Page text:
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Xfmr Lugs-blackburncolorkeystackable.png  

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Old 07-28-2017, 06:28 PM   #11
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I must admit, 11 x 4/0 is astounding per 'spade.'

I can't fathom it.

That much secondary power usually goes off in bigger conductors to a (solo) distribution panel. ( Big Box )

The implication here is that you're piping 200A panels something crazy out of one titanic transformer... skipping the Big Box all together.

Weird.
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Old 07-28-2017, 10:05 PM   #12
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Quote:
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I must admit, 11 x 4/0 is astounding per 'spade.'

I can't fathom it.

That much secondary power usually goes off in bigger conductors to a (solo) distribution panel. ( Big Box )

The implication here is that you're piping 200A panels something crazy out of one titanic transformer... skipping the Big Box all together.

Weird.
I have see that before Tesla.,,

I know I was kinda little suprised with that numbers of conductors on that size due normally I useally see it in 500kcm or larger .,

unless someone screw the pooch with undersized conducts .,, that is the only time I see when they ran bunch of 4/0's
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Old 07-29-2017, 06:33 AM   #13
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Quote:
Originally Posted by telsa View Post
I must admit, 11 x 4/0 is astounding per 'spade.'

I can't fathom it.

That much secondary power usually goes off in bigger conductors to a (solo) distribution panel. ( Big Box )

The implication here is that you're piping 200A panels something crazy out of one titanic transformer... skipping the Big Box all together.

Weird.
I would like to see what that riser looks like too.
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Old 07-29-2017, 06:35 AM   #14
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Quote:
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They also make a spacer that allows you to stack crimp/hypress lugs.

You never gave dimensions BUT

https://commerce.ilsco.com/e2wShoppi...221:3100012705
I like the comment " NEMA hole spacing for flexibility" doesn't mean you have to have a bolt in every hole.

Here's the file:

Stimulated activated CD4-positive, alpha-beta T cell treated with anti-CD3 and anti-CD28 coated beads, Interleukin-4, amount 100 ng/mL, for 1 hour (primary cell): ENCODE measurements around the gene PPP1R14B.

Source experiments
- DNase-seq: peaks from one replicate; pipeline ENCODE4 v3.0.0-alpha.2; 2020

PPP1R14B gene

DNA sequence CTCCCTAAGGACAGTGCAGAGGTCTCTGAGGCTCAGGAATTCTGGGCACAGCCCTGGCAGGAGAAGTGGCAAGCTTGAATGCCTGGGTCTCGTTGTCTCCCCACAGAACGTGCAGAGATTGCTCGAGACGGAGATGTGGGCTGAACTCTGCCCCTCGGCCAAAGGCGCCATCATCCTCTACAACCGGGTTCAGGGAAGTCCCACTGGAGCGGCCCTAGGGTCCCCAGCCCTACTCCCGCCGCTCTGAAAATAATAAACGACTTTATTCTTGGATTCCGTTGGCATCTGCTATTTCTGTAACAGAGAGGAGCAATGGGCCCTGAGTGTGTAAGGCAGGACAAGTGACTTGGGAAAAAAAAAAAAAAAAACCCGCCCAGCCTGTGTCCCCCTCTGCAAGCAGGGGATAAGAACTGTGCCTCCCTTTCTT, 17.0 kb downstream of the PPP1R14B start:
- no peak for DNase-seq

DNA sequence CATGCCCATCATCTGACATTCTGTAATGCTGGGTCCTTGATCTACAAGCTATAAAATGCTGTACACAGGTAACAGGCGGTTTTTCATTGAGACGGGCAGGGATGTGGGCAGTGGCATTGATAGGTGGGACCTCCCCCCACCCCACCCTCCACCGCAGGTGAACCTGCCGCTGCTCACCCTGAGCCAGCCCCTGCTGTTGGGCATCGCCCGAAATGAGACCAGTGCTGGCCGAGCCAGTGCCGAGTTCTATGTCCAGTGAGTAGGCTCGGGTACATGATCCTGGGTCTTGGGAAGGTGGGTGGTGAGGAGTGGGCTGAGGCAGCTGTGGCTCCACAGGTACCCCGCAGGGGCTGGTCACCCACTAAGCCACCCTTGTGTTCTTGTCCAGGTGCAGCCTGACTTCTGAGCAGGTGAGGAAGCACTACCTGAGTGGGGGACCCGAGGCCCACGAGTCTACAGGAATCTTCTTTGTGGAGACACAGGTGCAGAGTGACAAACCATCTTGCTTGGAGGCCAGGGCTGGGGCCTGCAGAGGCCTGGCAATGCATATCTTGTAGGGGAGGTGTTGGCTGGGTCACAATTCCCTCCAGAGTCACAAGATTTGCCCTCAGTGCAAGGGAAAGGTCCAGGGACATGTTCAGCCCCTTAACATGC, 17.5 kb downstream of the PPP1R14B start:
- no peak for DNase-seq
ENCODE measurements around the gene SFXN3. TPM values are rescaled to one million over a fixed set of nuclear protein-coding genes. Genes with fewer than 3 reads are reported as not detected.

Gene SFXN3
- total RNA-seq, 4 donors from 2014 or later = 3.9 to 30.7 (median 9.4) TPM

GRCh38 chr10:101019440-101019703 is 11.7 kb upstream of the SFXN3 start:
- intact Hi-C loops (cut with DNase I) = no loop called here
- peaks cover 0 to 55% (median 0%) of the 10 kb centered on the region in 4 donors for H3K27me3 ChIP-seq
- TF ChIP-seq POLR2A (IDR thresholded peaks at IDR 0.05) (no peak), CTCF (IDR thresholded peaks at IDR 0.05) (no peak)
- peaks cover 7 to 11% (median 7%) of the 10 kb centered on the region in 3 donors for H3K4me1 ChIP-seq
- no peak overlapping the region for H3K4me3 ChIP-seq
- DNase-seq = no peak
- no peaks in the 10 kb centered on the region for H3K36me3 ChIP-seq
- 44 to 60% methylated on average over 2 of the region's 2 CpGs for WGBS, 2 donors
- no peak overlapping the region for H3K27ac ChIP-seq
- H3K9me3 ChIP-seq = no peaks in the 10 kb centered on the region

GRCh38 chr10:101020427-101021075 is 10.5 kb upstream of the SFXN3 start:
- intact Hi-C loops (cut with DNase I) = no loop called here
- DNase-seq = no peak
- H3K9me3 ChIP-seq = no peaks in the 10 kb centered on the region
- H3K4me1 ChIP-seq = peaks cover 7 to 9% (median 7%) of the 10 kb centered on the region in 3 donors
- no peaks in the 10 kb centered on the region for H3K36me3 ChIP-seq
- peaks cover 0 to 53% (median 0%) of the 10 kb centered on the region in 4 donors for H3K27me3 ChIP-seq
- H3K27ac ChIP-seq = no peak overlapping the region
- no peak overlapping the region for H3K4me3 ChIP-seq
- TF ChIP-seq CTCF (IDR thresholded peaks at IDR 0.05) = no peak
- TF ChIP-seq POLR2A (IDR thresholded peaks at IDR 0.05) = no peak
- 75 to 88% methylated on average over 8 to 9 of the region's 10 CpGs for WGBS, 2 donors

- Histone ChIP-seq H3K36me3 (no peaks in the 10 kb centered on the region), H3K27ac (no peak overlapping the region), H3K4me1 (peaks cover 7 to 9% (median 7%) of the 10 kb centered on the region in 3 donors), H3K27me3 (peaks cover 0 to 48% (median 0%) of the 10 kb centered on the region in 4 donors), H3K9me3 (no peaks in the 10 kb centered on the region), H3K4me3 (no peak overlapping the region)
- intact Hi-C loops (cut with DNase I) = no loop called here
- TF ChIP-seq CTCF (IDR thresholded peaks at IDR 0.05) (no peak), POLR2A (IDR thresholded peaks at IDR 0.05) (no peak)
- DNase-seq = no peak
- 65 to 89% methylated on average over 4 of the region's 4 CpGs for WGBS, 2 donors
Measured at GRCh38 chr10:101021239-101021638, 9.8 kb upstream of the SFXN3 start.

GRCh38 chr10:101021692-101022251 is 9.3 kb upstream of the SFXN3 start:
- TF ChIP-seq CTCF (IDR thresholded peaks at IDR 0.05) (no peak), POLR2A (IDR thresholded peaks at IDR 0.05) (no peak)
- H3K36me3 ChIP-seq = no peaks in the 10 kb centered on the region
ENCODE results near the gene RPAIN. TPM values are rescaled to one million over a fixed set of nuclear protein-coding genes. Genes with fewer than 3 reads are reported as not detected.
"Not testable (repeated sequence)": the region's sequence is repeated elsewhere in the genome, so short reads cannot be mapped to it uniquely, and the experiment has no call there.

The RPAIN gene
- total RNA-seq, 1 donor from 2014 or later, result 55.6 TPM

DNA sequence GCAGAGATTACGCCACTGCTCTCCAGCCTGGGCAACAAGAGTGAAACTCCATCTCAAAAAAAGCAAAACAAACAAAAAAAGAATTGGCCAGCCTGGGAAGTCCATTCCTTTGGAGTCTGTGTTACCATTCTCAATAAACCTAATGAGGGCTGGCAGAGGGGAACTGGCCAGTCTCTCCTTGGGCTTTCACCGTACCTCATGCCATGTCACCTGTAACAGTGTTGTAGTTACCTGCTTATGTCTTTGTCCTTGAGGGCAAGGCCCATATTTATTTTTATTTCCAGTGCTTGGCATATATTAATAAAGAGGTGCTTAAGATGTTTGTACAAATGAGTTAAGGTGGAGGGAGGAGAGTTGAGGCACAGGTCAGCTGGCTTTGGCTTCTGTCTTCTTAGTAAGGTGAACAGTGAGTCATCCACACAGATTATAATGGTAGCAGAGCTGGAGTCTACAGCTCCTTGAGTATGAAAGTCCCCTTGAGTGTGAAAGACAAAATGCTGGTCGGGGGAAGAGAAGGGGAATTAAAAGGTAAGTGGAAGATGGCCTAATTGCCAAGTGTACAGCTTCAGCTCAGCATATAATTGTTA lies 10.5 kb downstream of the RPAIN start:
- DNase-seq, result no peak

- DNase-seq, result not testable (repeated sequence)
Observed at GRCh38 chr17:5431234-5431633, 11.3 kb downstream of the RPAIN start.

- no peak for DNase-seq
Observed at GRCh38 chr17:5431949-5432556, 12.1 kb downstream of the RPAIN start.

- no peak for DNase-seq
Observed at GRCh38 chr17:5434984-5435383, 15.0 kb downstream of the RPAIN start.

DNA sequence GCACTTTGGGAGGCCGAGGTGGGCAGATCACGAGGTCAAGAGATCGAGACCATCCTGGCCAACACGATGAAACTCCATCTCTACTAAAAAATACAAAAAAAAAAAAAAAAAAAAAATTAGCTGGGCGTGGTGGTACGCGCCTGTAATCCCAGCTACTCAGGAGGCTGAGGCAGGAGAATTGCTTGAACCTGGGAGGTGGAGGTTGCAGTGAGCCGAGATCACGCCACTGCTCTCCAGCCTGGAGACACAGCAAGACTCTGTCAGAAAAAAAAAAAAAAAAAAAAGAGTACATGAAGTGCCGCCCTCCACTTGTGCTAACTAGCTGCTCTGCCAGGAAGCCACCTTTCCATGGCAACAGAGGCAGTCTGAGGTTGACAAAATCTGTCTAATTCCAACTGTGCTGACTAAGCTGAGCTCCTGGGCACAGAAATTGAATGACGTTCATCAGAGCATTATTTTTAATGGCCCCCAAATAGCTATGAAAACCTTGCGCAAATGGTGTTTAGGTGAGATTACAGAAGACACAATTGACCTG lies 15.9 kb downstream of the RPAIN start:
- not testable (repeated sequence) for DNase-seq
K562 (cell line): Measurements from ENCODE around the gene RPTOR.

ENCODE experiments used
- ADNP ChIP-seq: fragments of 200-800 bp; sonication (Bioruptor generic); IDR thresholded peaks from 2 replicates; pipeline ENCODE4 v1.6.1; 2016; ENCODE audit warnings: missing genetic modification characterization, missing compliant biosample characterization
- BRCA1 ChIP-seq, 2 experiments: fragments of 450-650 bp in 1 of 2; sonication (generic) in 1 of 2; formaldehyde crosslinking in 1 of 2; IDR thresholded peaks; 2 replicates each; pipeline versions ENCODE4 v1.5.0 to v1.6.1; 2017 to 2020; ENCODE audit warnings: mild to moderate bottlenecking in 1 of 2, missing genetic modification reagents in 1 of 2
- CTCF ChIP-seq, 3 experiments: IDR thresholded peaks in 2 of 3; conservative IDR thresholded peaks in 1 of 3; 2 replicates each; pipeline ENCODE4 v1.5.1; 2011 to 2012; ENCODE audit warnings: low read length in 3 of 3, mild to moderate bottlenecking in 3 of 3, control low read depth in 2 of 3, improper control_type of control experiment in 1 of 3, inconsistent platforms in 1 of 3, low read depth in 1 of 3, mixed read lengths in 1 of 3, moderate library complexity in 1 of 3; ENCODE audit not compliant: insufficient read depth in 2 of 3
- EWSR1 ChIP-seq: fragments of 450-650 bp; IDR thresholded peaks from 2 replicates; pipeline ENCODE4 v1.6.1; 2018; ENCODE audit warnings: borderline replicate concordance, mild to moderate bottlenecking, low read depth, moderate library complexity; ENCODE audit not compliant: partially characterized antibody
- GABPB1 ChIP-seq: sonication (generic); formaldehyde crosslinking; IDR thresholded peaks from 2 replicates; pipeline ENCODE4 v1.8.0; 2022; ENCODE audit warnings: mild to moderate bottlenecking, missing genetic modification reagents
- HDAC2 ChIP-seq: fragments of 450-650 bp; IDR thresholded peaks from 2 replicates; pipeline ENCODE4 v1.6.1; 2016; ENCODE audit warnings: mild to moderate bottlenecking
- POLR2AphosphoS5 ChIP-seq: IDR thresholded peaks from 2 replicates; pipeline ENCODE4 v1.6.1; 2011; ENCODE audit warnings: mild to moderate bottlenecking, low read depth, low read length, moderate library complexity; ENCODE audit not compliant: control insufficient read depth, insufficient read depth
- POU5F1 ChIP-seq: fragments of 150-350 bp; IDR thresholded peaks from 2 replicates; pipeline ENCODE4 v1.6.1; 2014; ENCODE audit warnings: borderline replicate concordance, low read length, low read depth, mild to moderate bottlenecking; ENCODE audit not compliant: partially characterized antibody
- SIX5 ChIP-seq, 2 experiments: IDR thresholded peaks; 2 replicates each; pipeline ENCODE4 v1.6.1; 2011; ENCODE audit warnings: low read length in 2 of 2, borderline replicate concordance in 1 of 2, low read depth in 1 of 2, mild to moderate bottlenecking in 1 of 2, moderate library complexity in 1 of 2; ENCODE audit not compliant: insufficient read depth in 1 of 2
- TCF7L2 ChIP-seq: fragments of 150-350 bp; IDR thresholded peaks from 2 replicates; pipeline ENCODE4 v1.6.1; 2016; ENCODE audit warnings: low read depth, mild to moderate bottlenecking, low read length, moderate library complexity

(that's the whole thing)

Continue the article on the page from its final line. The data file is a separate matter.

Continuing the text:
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Old 07-29-2017, 10:59 PM   #15
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Our company used to use nema standard 2 hole lugs. We had a stock number for an aluminum extension plate 1/2 X 4 X however long you needed that was drilled out to the nema standard 2 hole pattern. You would bolt it onto the 2 hole transformer lug. Later on we changed to an aluminum bar with holes and set screws that would screw onto a threaded stud on the transformer. A stacking type lug is useful but with that many conductors I would expect you to run out of room. I don't ever remember having a failure on the 1/2 X 4 extension. We would do up to 1000MCM conductors this way.
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Old 07-30-2017, 01:07 AM   #16
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I've done the plate thing before.

Preferably I just run a few conductors out of the pad to one or more tap boxes then feed from them though.
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Old 07-30-2017, 01:24 AM   #17
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My Pocos dictate this sort of thing.

If it's their unit, they will land the secondaries, period.

The OP has me corn fused because his power level spells BIG while 4/0 says not-so-big.
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Old 07-30-2017, 07:37 AM   #18
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It never occurred to me that it was a POCO transformer, I just assumed it was private due to all of the excessive taps.
I was just thinking someone being asked how another 600 amps could be added.